A new study has provided substantial evidence that medical cannabis can and should play a key role in addressing the opioid crisis, citing figures that all but implore public health officials and legislators to allow all Americans access to medical marijuana for the treatment of pain.
Published in the Journal of Health Economics, the study determined that access to medical cannabis dispensaries unequivocally demonstrated the capacity to reduce opioid deaths by 40 percent. This reduction in the opioid mortality rate occurred between the years 1999 and 2010 — notably, before the implementation of state-led legislation following the Ogden memo.
Using data from just the early period of these laws 1999–2010, dispensaries reduce opioid mortality rates by about 40%, above and beyond the reduction from marijuana laws alone. The total effect is estimated to be even larger.
Data up until 2013 suggested that tighter regulations made the mortality rate reductions less striking but still substantial. This significant decline in opioid overdose-related mortalities indicates that medical marijuana is a powerful asset in addressing the opioid crisis.
The Vast Scope of the Opioid Crisis
The authors of the study cited alarming mortality statistics from 2015, a year in which nearly 23,000 people died from a prescription opioid overdose. These deaths constituted over 4 out of 10 drug overdose deaths overall, outnumbering the combined death tally from cocaine and heroin that year.
Adding context to this increase in opioid overdose-related fatalities is the ever-expanding availability of opioid medications, whose distribution quadrupled. The investigators surmise that since opioid inventories escalated as opioid use plummeted, their findings reveal that cannabis curbed opiate abuse.
Dispensaries Divert Patients from Opioid Addiction
The researchers emphasized while important, cannabis legalization alone only contributed to a statistically insignificant 5 percent reduction; however, marijuana laws coupled with access to dispensaries resulted in a 25 percent reduction in the opioid mortality rate overall.
Not only did dispensary access save lives in the context of opioid abuse; the researchers also linked their operation with reductions in the number of patients seeking treatment for prescription opioid addiction. The evidence revealed that patients were replacing opioids with medical cannabis as a treatment for pain or perhaps were even finding symptom relief with marijuana that caused them to not even begin a course of opioids for treatment.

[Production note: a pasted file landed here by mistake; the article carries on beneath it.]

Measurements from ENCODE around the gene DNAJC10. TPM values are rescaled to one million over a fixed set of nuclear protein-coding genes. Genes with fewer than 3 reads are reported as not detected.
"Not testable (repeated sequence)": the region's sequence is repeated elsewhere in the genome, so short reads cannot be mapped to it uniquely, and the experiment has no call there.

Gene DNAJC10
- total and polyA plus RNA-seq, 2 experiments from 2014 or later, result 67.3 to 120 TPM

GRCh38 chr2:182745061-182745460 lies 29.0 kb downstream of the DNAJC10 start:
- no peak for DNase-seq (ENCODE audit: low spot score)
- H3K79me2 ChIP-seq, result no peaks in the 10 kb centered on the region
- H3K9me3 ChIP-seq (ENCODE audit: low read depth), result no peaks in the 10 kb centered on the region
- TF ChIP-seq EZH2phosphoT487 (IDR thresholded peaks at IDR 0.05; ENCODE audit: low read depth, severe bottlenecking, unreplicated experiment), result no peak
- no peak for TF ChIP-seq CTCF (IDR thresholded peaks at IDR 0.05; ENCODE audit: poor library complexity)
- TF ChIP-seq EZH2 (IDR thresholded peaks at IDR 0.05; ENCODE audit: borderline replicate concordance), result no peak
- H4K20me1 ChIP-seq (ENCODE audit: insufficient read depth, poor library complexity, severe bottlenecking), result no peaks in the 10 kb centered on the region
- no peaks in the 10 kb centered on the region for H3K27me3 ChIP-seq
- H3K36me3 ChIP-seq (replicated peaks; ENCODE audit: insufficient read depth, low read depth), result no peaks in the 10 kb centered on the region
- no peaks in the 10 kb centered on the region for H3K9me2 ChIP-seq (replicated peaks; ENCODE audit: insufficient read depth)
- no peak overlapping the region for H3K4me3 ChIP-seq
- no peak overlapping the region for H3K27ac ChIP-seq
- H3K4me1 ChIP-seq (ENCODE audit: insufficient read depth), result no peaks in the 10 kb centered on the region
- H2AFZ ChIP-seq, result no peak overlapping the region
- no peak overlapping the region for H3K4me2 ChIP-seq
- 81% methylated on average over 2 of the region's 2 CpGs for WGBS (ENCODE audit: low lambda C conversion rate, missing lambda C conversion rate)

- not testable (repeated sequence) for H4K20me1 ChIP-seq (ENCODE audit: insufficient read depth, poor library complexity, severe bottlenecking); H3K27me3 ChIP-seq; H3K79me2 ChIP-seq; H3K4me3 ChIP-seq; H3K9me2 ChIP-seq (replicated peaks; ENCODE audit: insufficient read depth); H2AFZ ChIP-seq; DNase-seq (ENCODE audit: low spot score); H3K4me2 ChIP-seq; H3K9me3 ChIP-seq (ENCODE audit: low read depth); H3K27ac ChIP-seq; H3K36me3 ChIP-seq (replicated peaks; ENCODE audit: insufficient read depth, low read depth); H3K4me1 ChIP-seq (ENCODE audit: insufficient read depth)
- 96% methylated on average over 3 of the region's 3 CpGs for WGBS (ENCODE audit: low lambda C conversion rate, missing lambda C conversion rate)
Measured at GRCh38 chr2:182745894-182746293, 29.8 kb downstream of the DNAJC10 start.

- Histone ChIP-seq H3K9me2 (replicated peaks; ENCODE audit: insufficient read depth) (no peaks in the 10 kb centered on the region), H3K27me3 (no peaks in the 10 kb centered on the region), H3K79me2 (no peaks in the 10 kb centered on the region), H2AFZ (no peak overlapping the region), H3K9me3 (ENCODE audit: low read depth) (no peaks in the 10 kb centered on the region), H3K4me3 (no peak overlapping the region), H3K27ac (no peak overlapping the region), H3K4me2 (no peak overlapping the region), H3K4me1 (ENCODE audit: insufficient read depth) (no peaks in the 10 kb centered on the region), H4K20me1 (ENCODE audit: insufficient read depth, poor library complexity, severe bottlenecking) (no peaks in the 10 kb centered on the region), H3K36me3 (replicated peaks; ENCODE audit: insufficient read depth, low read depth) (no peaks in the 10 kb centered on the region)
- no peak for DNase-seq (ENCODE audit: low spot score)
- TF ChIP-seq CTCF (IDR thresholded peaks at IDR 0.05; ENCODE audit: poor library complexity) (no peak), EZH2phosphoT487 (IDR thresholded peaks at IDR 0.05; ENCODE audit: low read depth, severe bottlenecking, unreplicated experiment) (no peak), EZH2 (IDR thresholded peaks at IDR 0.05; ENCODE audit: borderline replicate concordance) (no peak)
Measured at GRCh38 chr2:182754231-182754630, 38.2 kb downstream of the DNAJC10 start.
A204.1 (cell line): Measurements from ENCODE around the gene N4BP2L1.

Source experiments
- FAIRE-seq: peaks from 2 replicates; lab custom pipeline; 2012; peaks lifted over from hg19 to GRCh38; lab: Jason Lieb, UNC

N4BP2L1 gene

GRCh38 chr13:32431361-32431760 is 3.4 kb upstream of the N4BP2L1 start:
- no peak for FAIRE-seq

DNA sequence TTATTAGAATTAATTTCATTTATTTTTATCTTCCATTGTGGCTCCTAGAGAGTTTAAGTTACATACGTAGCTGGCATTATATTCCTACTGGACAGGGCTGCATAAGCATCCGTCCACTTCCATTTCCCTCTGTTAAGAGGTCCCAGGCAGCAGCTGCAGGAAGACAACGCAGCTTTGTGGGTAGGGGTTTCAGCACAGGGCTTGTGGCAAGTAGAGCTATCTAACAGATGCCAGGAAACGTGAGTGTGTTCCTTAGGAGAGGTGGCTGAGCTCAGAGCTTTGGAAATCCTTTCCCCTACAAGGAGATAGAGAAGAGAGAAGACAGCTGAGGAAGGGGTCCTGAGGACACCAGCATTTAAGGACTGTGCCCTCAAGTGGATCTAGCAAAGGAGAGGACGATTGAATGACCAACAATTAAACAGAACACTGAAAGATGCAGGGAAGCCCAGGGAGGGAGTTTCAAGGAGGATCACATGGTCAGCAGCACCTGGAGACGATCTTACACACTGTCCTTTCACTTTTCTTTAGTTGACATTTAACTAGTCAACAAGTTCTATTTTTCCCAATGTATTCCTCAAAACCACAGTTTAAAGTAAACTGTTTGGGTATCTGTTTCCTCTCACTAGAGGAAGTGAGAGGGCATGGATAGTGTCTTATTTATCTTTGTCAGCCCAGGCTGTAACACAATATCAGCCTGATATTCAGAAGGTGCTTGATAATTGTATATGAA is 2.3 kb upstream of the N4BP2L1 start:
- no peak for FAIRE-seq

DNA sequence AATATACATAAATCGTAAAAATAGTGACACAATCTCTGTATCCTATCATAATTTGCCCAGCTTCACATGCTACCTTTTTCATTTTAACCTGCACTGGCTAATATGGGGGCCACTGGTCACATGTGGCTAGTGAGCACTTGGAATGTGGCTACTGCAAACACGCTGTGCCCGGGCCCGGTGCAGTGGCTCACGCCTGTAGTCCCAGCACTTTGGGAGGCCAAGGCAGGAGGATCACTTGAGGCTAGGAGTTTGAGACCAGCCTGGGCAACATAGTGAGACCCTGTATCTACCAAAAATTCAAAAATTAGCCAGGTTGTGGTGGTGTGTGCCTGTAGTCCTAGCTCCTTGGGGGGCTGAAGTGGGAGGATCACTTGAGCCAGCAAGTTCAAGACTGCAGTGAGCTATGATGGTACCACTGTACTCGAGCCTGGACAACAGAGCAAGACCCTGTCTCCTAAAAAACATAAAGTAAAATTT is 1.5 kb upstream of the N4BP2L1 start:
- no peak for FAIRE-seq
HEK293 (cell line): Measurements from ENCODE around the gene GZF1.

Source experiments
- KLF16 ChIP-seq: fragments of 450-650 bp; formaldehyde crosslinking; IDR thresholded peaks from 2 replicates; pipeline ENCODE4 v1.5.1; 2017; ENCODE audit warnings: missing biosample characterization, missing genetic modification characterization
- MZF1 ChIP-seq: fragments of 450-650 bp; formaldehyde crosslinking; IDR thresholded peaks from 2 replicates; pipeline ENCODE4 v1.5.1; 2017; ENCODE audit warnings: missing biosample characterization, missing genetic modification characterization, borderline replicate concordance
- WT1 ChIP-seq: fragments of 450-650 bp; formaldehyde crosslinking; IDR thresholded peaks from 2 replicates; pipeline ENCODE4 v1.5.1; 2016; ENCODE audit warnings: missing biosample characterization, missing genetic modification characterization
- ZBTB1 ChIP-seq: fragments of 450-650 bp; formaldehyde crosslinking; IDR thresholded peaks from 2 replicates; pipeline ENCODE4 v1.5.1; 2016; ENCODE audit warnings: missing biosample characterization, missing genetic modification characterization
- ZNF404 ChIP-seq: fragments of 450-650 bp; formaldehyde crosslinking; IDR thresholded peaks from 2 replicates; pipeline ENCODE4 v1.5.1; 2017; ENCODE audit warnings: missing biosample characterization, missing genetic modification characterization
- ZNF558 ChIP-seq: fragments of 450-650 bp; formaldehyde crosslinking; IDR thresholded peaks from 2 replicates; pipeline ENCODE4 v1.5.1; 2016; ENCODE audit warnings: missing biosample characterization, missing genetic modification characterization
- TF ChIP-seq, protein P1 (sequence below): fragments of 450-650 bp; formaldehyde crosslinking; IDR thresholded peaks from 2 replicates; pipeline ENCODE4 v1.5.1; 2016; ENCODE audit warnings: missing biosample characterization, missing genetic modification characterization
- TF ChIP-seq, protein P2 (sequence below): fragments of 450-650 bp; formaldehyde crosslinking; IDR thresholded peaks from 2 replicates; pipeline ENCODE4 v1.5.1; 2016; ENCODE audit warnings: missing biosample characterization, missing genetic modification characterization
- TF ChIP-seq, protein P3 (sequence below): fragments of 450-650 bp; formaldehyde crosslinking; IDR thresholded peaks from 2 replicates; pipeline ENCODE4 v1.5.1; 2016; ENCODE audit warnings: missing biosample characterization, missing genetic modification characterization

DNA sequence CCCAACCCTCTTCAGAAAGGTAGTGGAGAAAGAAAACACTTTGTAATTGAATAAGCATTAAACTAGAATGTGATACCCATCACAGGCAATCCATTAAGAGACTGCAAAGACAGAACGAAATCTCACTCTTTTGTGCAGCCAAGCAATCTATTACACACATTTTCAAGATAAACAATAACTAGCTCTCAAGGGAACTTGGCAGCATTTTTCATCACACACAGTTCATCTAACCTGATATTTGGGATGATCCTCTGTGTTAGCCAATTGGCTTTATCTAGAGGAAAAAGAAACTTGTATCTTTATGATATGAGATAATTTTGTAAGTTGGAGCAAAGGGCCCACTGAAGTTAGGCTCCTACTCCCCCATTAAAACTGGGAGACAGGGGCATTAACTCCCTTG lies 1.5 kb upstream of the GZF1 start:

In short, our findings that legally protected and operating medical marijuana dispensaries reduce opioid-related harms suggests that some individuals may be substituting towards marijuana, reducing the quantity of opioids they consume or forgoing initiation of opiates altogether.
Cannabis an Effective Alternative to Prescription Opioids
A 2017 report surveying medical marijuana patients support the suggestion that medical marijuana can and does indeed serve as a viable treatment for pain, in addition to a variety of other conditions. Patients reported that cannabis alleviates their symptoms of pain and inflammation more quickly, efficiently, and for more extended periods of time than conventional therapies.
Another recent study supports these findings as well, but went further and concluded that patients with chronic back pain, arthritis, chronic headaches, fibromyalgia, and other chronic musculoskeletal conditions significantly reduced their prescription drug use after enrolling in a legal, medical cannabis program. Over a third of these patients ceased using prescription drugs altogether, In contrast, the study highlighted the fact that patients who were treating their pain symptoms with prescription drugs increased their dosage by the end of the study.
A study released last week only served to further corroborate these findings, with its participants cutting opioid use after only three months of treatment with medical cannabis. Also, three months of 10-times-weekly marijuana use improved brain function and activation patterns beyond what patients had been experiencing before using medical marijuana.
Keep reading: Page 1 of 1Next